Sports

LA LAKERS

From the George Mikan-led Minneapolis Lakers teams of the '40s and '50s to the "Showtime" era Magic Johnson teams of the late 1980s to Shaquille O'Neal and Kobe Bryant's dynasty of the early 21st century, one thing has been consistent about the Lakers : winning . The franchise has boasted a host of Hall of Famers and has compiled a string of championships which has scarcely been rivaled in the history of American sports.

The Los Angeles Lakers are a4–3. The Finals victory gave the franchise their 16th championship, placing them second in NBA history behind the Celtics' 17. As of 2011, the Lakers are the second most valuable NBA franchise according to in

Before the first game in the 1976-77 season the Braves also managed to acquire eventual Hall-of-Fame center Moses Malone from Portland. However, after just two games in which he played a total of just six minutes, he was traded to Houston for two draft picks. He would finish the season averaging 13 points and 13 rebounds while only two years later winning his first of three MVP Awards.

Because of the team's poor play in its final two years (30–52 in 1976–77 and 27–55 in 1977–78 ), along with rumors of the franchise relocating because of low season ticket sales, John Y. Brown met with Irv Levin , who then owned the Celtics, and negotiated a deal in which the owners would swap franchises, with Brown taking control of the Celtics and Levin getting the Braves. Levin was a California businessman, and wanted to own an NBA team in his native state. However, he knew the NBA would not even consider letting him move the Celtics. He was therefore very receptive to Brown's offer. The deal was brokered by NBA general counsel David Stern , who became the league's commissioner in 1984. Following what would be the Braves' final season in Western New York, the NBA owners voted 21–1 to let the team relocate. As Levin wanted, the Buffalo Braves moved to San Diego, California after the 1977–78 season, and became the San Diego Clippers .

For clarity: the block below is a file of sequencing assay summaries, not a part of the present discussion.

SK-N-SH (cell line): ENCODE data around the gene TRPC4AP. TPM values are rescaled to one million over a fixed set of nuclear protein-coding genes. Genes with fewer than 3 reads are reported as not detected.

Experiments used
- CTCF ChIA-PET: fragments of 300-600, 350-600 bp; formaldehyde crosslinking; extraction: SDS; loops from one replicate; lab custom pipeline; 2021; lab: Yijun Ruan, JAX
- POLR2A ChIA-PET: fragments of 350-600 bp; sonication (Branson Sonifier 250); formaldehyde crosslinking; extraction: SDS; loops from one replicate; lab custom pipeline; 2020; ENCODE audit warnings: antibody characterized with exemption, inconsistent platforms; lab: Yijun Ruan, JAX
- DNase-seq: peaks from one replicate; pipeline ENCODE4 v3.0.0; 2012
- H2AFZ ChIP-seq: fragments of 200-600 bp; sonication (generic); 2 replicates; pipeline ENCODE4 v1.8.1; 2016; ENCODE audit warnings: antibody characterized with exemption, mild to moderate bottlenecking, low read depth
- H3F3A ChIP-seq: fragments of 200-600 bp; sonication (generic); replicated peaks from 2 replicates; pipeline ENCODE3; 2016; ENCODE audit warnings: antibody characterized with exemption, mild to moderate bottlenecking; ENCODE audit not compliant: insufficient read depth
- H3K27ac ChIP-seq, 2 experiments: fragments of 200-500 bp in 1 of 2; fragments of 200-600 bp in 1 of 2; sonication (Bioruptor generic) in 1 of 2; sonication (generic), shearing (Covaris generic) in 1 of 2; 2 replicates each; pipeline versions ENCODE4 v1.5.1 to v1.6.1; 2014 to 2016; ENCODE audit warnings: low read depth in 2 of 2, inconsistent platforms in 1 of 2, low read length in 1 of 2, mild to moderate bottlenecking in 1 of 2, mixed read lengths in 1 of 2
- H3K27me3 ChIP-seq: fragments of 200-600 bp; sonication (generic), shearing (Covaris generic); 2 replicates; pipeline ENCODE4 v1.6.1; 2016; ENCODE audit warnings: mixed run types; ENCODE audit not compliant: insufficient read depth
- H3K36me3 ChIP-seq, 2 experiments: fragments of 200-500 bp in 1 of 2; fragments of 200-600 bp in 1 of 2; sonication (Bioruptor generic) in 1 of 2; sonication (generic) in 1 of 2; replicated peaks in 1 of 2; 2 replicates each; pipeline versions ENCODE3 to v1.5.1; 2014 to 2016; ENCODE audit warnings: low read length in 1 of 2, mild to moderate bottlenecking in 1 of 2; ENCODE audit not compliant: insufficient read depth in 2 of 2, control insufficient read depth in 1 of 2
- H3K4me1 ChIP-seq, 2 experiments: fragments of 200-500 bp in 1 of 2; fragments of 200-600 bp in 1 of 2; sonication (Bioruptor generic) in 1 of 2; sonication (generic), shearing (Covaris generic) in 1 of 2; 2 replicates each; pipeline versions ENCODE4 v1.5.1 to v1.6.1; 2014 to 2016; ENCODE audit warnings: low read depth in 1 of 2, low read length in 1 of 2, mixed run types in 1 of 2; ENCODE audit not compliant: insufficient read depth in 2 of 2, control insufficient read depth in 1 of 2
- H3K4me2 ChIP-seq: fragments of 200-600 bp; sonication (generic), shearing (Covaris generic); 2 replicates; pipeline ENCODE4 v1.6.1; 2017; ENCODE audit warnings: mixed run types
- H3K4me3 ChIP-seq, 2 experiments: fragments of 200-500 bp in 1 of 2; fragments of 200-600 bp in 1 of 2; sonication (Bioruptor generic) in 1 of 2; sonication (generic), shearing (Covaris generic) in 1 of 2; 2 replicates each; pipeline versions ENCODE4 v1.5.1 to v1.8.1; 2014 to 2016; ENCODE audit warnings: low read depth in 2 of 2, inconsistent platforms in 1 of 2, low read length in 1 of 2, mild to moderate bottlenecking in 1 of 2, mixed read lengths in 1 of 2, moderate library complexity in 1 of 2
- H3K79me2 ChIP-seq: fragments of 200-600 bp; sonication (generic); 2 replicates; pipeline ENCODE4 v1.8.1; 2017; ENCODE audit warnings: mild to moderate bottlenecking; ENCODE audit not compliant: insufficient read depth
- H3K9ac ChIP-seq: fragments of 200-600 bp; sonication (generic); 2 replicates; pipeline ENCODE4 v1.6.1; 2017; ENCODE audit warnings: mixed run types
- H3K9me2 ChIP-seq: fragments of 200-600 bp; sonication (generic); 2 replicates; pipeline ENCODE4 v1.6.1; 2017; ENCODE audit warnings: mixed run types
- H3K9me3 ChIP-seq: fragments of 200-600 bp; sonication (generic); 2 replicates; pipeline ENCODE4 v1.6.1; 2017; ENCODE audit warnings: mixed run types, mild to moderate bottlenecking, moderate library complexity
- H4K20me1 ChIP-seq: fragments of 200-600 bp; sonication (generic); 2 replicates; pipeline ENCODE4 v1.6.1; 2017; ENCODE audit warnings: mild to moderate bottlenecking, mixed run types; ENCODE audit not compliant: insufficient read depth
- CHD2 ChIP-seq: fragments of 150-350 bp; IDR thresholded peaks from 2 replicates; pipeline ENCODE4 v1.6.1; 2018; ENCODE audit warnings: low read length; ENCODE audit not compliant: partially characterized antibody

[ edit ] San Diego years (1978–84)

San Diego Clippers logo.

In the team's first season in San Diego, it posted a winning record, going 43–39 under new head coach a San Diego native who was two years removed from an NBA championship with the Trail Blazers. Unfortunately, Walton did not make much of an impact, as he missed 68 injuries due to foot injuries (which he also suffered in his final years in Portland, and ultimately shortened his career). San Diego managed to finish with a record of 35–47, despite the fact that many of its key players missed games due to injuries. Free continued his great scoring, again finishing second in league scoring, with 30.2 PPG. Paul Silas replaced Shue the following season, and the Clippers finished with a 36–46 record, once again missing the postseason. Walton missed the entire season once again due to chronic foot injuries. Free was traded to the

Los Angeles Clippers secondary logo

In 1984, the Clippers moved north to Los Angeles, playing at the team's nucleus during the late 1980s and early '90s

The Clippers were hapless for the next seven seasons, including a 12–70 record in thjoin the team as the general manager and vice president of basketball operations.

In the


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